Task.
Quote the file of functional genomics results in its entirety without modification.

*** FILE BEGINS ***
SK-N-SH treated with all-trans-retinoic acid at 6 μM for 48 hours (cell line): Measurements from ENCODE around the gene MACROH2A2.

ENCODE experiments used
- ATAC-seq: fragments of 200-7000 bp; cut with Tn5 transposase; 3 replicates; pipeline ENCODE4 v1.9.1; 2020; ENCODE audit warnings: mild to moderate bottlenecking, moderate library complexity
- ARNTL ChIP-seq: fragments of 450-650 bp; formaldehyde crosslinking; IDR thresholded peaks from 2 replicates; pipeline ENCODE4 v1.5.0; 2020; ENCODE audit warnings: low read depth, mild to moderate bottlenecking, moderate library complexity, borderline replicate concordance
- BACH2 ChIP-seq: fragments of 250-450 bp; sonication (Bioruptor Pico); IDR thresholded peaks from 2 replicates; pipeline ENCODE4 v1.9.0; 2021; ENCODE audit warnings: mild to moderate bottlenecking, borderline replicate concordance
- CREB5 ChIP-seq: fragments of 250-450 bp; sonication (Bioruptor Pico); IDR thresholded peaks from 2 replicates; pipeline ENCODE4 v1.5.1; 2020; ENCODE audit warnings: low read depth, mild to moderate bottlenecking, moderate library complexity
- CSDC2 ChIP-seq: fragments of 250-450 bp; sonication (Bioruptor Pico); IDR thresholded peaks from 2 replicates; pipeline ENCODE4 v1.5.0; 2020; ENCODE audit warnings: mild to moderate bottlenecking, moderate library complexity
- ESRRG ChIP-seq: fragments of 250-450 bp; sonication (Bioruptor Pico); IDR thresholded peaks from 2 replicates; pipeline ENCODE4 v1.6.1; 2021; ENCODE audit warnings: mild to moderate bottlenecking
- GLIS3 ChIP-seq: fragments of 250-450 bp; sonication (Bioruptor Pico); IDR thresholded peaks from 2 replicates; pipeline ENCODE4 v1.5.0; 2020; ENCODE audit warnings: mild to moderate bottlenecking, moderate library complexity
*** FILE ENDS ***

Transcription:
SK-N-SH treated with all-trans-retinoic acid at 6 μM for 48 hours (cell line): Measurements from ENCODE around the gene MACROH2A2.

ENCODE experiments used
- ATAC-seq: fragments of 200-7000 bp; cut with Tn5 transposase; 3 replicates; pipeline ENCODE4 v1.9.1; 2020; ENCODE audit warnings: mild to moderate bottlenecking, moderate library complexity
- ARNTL ChIP-seq: fragments of 450-650 bp; formaldehyde crosslinking; IDR thresholded peaks from 2 replicates; pipeline ENCODE4 v1.5.0; 2020; ENCODE audit warnings: low read depth, mild to moderate bottlenecking, moderate library complexity, borderline replicate concordance
- BACH2 ChIP-seq: fragments of 250-450 bp; sonication (Bioruptor Pico); IDR thresholded peaks from 2 replicates; pipeline ENCODE4 v1.9.0; 2021; ENCODE audit warnings: mild to moderate bottlenecking, borderline replicate concordance
- CREB5 ChIP-seq: fragments of 250-450 bp; sonication (Bioruptor Pico); IDR thresholded peaks from 2 replicates; pipeline ENCODE4 v1.5.1; 2020; ENCODE audit warnings: low read depth, mild to moderate bottlenecking, moderate library complexity
- CSDC2 ChIP-seq: fragments of 250-450 bp; sonication (Bioruptor Pico); IDR thresholded peaks from 2 replicates; pipeline ENCODE4 v1.5.0; 2020; ENCODE audit warnings: mild to moderate bottlenecking, moderate library complexity
- ESRRG ChIP-seq: fragments of 250-450 bp; sonication (Bioruptor Pico); IDR thresholded peaks from 2 replicates; pipeline ENCODE4 v1.6.1; 2021; ENCODE audit warnings: mild to moderate bottlenecking
- GLIS3 ChIP-seq: fragments of 250-450 bp; sonication (Bioruptor Pico); IDR thresholded peaks from 2 replicates; pipeline ENCODE4 v1.5.0; 2020; ENCODE audit warnings: mild to moderate bottlenecking, moderate library complexity